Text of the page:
Funny, to me "sub-zero" just means below freezing. I have to really try and remember what temperature, Fahrenheit, water freezes at!
Anybody know of any other countries than the USA that habitually use Fahrenheit? I'm just curious. The UK used to, and no doubt there are many "older" UK people who still use it - but all weather reports etc give temp. in centigrade.
I picked the cheapest PicoScope that seemed to match the HP capabilities. It is not the most expensive PicoScope. That seems to be the PicoScope
9400 at $19,495, but it does 2.5TSa/sec sampling with 16GHz bandwidth (looks like it's for PCIe-type signals). It's called SXRTO, and I'm not really familiar with how they work (it's strongly implied they are "cheating" at the sampling rate).
The HP scope bandwidth is 500MHz, and that's out of the range of cheap scopes. PicoScope does give you 5GSa/sec (compared to HP 2GSa/sec), but that's just because they don't have a 2GSa/sec scope. But you can't look at fast edges (say 1ns) on a scope with 100MHz bandwidth since it filtered all the signal of interest away. It's probably passable on a scope with 300MHz of bandwidth (PicoScope says the rise time of signals can be < 1.3ns for
300MHz bandwidth, and < 850ps for 500MHz. That feels about right). That moves the PicoScope price down to $4556. I also didn't include the scope probe price, which is $300-$389 for two.
This HP equipment is heavy, but it can be carried by one person. It's basically the size of a full-size PC tower with about 30% more depth. It runs off 110V with a "normal" plug, so it's not that bad power-wise. Running it for an hour even if it drew a continous 15Amp (and it does not) would only be 1.6kWhours = 40 cents. I generally only need a scope for a few hours at a time.
If you need a more portable scope, with fewer features, old legacy versions of these also are available, I just don't know anything about them.
It is still used colloquially in the UK for warm weather (like saying "it's in the nineties" to mean it is hot), and probably by some older people for oven temperatures. At least it's a step up from gas marks...
A few tiny countries (typically ex-British colonies in the Caribbean) still have weather reports in Fahrenheit, as they get them all from the USA. And I guess older folks there occasionally use it, like in the UK.
But AFAIK only the USA has Fahrenheit (and other non-metric units) as standard.
You aren't getting it. A box the size of a sewing machine and twice as hea vy is not in any way comparable to a device about the size of a good book. Not interested in sewing machine light either. But I appreciate the attem pt to help. So far I've gone a few years now without actually needing to b uy a scope. Working on FPGAs where the code is 99.9% debugged in simulatio n is a big help. The other 0.1% can be debugged on the customer's bench wh ere they have some really nice tools.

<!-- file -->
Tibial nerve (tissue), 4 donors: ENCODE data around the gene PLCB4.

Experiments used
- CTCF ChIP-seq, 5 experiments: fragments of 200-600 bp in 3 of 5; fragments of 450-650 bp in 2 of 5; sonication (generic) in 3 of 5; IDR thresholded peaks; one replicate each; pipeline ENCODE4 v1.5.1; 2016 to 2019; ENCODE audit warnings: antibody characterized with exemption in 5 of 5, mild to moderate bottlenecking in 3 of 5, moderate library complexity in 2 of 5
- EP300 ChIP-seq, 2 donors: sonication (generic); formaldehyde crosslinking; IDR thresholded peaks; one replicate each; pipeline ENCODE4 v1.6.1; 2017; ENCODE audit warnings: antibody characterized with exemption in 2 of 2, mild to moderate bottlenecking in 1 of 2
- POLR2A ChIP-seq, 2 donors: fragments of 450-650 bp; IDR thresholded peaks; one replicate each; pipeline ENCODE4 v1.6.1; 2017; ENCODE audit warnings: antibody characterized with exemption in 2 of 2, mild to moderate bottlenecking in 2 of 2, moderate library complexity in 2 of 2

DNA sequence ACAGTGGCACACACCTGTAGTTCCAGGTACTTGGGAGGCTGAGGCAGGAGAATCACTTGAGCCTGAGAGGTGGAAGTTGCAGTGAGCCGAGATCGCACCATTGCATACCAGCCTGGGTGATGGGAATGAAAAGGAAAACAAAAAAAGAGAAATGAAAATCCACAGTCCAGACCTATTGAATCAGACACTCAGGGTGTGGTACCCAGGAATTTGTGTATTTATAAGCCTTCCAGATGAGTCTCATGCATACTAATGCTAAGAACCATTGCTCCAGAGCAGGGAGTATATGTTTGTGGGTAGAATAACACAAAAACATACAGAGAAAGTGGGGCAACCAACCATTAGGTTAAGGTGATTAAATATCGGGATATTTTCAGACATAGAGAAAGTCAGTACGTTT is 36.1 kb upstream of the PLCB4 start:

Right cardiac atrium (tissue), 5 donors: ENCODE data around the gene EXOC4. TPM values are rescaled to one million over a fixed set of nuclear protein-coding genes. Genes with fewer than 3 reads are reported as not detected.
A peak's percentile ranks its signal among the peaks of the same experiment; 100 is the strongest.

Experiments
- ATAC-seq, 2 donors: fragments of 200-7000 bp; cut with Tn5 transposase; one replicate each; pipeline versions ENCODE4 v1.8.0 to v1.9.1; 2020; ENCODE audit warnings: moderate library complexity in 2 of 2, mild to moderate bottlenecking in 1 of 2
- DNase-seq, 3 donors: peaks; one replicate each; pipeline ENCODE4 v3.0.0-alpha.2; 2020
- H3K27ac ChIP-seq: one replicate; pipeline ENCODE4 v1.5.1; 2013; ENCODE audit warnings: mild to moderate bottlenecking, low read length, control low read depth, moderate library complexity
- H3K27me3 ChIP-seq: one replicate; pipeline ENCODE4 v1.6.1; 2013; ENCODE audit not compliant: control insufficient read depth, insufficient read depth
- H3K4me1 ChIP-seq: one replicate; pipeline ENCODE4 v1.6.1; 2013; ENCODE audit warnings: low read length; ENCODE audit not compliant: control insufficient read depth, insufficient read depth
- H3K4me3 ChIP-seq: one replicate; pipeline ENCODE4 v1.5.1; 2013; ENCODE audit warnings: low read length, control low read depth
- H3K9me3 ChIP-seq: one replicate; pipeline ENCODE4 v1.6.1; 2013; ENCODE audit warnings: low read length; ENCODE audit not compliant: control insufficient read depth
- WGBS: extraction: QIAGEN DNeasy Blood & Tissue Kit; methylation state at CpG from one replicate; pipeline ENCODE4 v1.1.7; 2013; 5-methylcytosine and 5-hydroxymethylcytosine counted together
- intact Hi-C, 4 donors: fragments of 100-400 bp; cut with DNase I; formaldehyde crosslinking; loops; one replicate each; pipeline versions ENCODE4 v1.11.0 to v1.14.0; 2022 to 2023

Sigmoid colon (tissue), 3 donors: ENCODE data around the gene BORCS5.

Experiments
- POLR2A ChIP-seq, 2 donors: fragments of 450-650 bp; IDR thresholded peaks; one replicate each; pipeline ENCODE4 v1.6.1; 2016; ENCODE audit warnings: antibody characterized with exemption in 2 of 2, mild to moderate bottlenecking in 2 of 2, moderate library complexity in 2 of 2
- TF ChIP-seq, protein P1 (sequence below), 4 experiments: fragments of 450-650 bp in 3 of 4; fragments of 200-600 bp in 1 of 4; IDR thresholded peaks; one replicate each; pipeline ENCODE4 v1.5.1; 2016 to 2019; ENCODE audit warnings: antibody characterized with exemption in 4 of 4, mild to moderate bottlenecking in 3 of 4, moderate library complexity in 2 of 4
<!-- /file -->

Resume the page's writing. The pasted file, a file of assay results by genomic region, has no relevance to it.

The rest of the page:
--- Get 1,000 miles of free Supercharging
The term "inching" may no longer really doing it justice. Let's do some (metric) math on this. The total of the borders and coastlines of the mainland USA is roughly twenty thousand miles, or 32 thousand kilometers. And it has been 154 years since that decision.
So to travel around the entire mainland US since then, the average speed would have been, roughly:
208 km per year, 570 meters per day, or 24 meters per hour
For comparison a turtle is reported to be going 330 m/h. It could thus have run circles around the mainland U.S. Like: literally 15 times around.
Or, speaking of "sluggish": an actual slug (i.e. a garden-variety snail) can clock in at around 3 m/h. That's fast enough for it to have "run" the entire U.S.-Mexico border in that time faster than the U.S.A. took to cross from the silly to the sane side of same.
It's a paradox: a country that was founded on the very principle of abolishing, with prejudice, everything British is now just about the last one on earth still sticking to these fundamentally British Imperial(!) units --- except Great Britain itself. Who in turn just won't agree with the French on anything if they can possibly help it.
And one attoparsec equals one decifoot to engineering accuracy, proving once again (if any more were needed) that God is an Englishman.
The original definition of the metre was 10**-7 of the distance from the Equator to North Pole measured along the meridian of Paris. Both ends of that line are at sea, of course, like so many other French initiatives. ;)
That's not /quite/ accurate. Amongst the things that the Americans disagreed on was spelling - but it wasn't the Americans that changed words like "colour" and "neighbour". It was the British who changed them - by adding some unnecessary extra vowels to make the words look more French-like.
And the UK has long ago given up on imperial units for anything where accuracy is relevant.
As we do not use Kiloseconds or Megaseconds, Hours as the accepted and understood multiple of seconds is a suitable standin, if not SI. Kilometres / Hour is the metric equivalent of Miles / Hour. Or are just being a pretty boring pedant, and probably wrong at that? Or am I missing a joke?
It's partly a joke and partly pointing out the silliness of those who ridicule the US for not using metric. Kiloseconds and megaseconds are metric units of time, hours are not. Yet people (even in supposedly metric countries) use hours because they are comfortable human units. Those countries use meters and hours, so they are only partially metric.
In the US we do the same thing, but even further. We also use hours (3.6 kiloseconds), but it also uses feet and inches (inch = 2.54 centimeters). People from other countries who act superior about this should get their own house in order (i.e. switch from hours, days, years to kiloseconds, megaseconds, etc.) before complaining about ours. 1 year = 31.5 megaseconds, 1 century = 3.15 gigaseconds. Let me know when you have updated all your history books to use those units.